Since GATK4 we do not do the indel realignment step as it is intrinsically done by the variant caller tools and hence redundant.
If you are asking for how to set ploidy for the GenotypeGVCFs tool, there is no need to do so. Please take a look at the note about ploidy here
Special note on ploidy This tool is able to handle any ploidy (or mix of ploidies) intelligently; there is no need to specify ploidy for non-diploid organisms.
Does that answer the question?
Hi @oneillkza -
Any files which start in the same directory (or to be technical, with the same path prefix in cloud storage systems) should end up in the same directory within the inputs directory in Cromwell. The reasoning for using different directories is that a file in different origin directories might have clashing names, so let's not risk putting them together in the execution directory on the VM.
Is that what you're seeing? In other words, for the case where the bam and bai are ending up split apart, are they coming from the same original directory or are they in different directories?
If they start off apart, then moving them together within the task might be the "correct" thing to do here to guarantee that they're co-located.
My email response to Zhuqing below was incorrect. The documentation from 2012 is still correct with respect to how the bases are marked.
In the various genome masks, bases marked with a "1" value are masked out (not used), bases with a "0" values are included. Thus, for the alignability masks (svmasks) the uniquely alignable bases are indicated with "0" and the non-unique bases with "1". For the other masks, for example the gcmask (formerly called the cn2 mask), bases in the the more well-behaved parts of the genome are marked as "0", other bases as "1", etc.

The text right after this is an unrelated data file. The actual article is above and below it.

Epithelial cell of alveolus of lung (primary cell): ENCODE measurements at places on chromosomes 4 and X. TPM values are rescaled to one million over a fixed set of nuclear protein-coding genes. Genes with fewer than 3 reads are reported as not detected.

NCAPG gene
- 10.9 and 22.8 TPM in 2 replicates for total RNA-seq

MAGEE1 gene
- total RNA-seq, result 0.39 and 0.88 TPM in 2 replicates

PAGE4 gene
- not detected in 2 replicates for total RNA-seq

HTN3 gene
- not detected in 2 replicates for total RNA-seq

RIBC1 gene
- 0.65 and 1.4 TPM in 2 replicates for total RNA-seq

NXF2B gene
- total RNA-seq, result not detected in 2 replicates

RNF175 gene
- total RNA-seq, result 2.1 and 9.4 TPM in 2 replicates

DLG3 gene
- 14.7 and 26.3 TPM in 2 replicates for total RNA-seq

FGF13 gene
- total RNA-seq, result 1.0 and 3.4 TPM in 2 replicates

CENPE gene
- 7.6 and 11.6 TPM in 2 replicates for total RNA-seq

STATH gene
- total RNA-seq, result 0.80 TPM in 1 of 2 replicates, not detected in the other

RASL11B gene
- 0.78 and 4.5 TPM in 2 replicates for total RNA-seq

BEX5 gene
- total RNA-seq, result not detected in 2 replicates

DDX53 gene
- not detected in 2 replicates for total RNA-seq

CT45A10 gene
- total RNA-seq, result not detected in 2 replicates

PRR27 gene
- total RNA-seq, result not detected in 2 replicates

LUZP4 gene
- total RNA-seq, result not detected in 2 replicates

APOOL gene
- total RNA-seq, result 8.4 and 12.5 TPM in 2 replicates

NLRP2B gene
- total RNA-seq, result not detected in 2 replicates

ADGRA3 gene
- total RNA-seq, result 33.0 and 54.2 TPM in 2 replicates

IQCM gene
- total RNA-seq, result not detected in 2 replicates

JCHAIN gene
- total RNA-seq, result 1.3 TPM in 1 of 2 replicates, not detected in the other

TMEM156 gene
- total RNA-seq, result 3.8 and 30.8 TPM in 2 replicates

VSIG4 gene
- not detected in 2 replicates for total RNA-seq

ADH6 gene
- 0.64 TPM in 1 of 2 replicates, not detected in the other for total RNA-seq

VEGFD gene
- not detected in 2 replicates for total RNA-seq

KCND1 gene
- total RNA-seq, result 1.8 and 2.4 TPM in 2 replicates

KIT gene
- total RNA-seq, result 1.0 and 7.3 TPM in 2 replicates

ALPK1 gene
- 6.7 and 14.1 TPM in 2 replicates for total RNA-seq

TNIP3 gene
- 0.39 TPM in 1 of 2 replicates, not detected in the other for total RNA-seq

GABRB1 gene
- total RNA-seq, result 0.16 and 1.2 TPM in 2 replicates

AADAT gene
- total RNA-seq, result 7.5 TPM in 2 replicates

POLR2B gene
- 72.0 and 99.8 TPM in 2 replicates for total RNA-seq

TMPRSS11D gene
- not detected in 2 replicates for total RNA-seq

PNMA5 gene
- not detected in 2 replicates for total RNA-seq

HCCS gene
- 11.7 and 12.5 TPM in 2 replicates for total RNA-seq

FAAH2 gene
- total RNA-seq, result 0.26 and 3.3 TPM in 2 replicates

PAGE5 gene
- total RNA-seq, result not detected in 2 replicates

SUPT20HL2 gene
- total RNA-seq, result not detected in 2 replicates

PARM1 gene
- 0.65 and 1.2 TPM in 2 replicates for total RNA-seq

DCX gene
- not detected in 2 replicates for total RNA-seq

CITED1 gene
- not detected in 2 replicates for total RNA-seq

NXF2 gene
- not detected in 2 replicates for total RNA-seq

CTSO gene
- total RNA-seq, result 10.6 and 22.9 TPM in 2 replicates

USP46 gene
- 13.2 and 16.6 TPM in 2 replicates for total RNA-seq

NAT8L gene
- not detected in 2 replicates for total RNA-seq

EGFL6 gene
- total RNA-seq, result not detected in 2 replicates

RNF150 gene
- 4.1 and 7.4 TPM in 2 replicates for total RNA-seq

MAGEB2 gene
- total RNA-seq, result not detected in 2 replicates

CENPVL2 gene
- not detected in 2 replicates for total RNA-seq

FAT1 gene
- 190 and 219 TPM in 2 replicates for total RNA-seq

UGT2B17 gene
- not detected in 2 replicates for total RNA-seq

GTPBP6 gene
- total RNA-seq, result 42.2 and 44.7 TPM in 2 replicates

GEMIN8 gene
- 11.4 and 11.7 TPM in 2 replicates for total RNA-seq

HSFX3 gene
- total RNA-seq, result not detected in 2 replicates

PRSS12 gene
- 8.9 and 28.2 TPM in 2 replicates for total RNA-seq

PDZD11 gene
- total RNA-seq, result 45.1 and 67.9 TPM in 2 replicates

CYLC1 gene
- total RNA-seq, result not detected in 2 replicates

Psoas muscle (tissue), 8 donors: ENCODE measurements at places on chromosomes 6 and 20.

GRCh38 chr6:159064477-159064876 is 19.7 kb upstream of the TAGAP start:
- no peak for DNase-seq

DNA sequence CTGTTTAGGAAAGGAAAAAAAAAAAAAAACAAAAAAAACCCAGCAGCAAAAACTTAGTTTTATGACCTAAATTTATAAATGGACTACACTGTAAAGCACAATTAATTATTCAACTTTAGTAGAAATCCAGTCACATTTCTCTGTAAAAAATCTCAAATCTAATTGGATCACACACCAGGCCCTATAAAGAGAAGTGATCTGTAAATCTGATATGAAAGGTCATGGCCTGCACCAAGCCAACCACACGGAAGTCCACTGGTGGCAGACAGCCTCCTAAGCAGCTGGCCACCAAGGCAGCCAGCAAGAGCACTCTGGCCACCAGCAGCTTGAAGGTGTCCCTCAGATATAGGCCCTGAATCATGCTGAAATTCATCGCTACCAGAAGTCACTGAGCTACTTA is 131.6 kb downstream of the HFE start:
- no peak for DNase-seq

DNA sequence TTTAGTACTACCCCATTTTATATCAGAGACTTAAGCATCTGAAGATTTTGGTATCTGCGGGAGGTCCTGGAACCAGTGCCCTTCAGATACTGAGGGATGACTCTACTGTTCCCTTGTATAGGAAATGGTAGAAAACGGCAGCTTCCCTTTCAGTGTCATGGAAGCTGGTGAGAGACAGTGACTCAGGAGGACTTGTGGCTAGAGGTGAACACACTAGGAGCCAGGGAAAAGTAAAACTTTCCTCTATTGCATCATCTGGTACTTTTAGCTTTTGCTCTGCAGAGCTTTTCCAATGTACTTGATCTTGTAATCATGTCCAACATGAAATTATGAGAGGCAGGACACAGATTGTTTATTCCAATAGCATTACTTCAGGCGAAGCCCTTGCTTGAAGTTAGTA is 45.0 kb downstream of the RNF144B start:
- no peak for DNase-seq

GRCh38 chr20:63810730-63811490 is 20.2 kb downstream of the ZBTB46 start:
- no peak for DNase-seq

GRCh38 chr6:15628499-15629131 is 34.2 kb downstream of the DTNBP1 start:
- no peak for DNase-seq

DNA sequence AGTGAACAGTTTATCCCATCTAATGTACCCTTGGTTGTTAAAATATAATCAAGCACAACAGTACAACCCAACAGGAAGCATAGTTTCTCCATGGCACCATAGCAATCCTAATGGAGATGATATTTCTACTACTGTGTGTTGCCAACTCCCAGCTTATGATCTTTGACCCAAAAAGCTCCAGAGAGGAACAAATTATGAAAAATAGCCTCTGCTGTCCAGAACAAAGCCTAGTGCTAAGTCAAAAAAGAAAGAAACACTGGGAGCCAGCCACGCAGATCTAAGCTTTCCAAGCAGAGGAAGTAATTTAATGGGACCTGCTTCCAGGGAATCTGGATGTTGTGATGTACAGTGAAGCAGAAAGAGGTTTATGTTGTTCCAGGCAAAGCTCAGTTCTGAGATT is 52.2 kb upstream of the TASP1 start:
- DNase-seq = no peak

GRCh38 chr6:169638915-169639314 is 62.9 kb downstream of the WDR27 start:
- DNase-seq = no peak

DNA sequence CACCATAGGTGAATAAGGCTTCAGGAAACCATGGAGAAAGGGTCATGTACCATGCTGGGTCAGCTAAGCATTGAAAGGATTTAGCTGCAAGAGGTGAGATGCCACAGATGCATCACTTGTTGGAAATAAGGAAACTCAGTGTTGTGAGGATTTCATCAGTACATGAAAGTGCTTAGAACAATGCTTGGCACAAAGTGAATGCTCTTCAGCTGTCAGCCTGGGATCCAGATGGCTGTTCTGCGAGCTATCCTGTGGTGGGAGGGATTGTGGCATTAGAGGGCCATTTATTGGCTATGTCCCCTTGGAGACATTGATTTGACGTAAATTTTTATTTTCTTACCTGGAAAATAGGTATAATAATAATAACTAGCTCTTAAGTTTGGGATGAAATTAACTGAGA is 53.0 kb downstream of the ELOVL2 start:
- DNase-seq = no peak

Sorry about the confusion.
Yes, it is possible. Please look at the information for the resource bundle and the Broad data sets
One thing i noticed is the large amount of scattering taking place during an individual run. The workflow bases the number of times the haplotypecaller task is scattered by the number of intervals in the provided interval list, I can't view your interval list but I assume it has over 3000 intervals. This is one way of scattering the haplotypecaller task but in this case it can be overwhelming if the thousands of intervals are used to spin up thousands of jobs. Another way of scattering the task is to evenly divide intervals into a set number, this is done in the five-dollar-genome-analysis-pipeline using Utils.ScatterIntervalList task. You could incorporate this script into to your method, this way you aren't running 3000+ scatter jobs.
You can find information related to differences in releases here: https://github.com/broadinstitute/gatk/releases
@breardon We pushed a release today with retry fixes for a google issue we started experiencing since Jan 8th. The google issue may lead to the UI reporting that the workspace bucket is unreadable or there may be workflow failures - potentially like the one that you and the other users are seeing. Refreshing or retrying should help but eventually we are waiting for google to resolve this issue. However, I will double check with the team that this issue is actually related to this problem and not something else and get back to you.
ClippingRankSumTest tag is present in the latest versions and you
can find more information related to that here: https://software.broadinstitute.org/gatk/documentation/tooldocs/22.214.171.124/org_broadinstitute_hellbender_tools_walkers_annotator_ClippingRankSumTest.php
@ElenaGrassi It's true that a matched PoN is more effective for technical artifacts, but, first, a surprising large amount of artifacts are common to many library creation protocols, and second, an unmatched PoN can still be quite effective for catching mapping artifacts.
126.96.36.199 is the latest release, and 4.1 is coming this month. We haven't updated the Firecloud featured workspace in a few months -- it's still on 4.0.8 -- but will update for 4.1.
The hg38 gnomAD you downloaded is the best we have at the moment. The bug fixes were to patch the downstream consequences of the liftover, namely population allele frequencies of 0, 1, and . (missing) that don't appear in the pre-liftover hg37 gnomAD.
I want to add that it's extremely useful to learn about users' pain points. As developers we can all too easily forget the experience of setting things up for the first time, not to mention to hassle of switching to the latest version.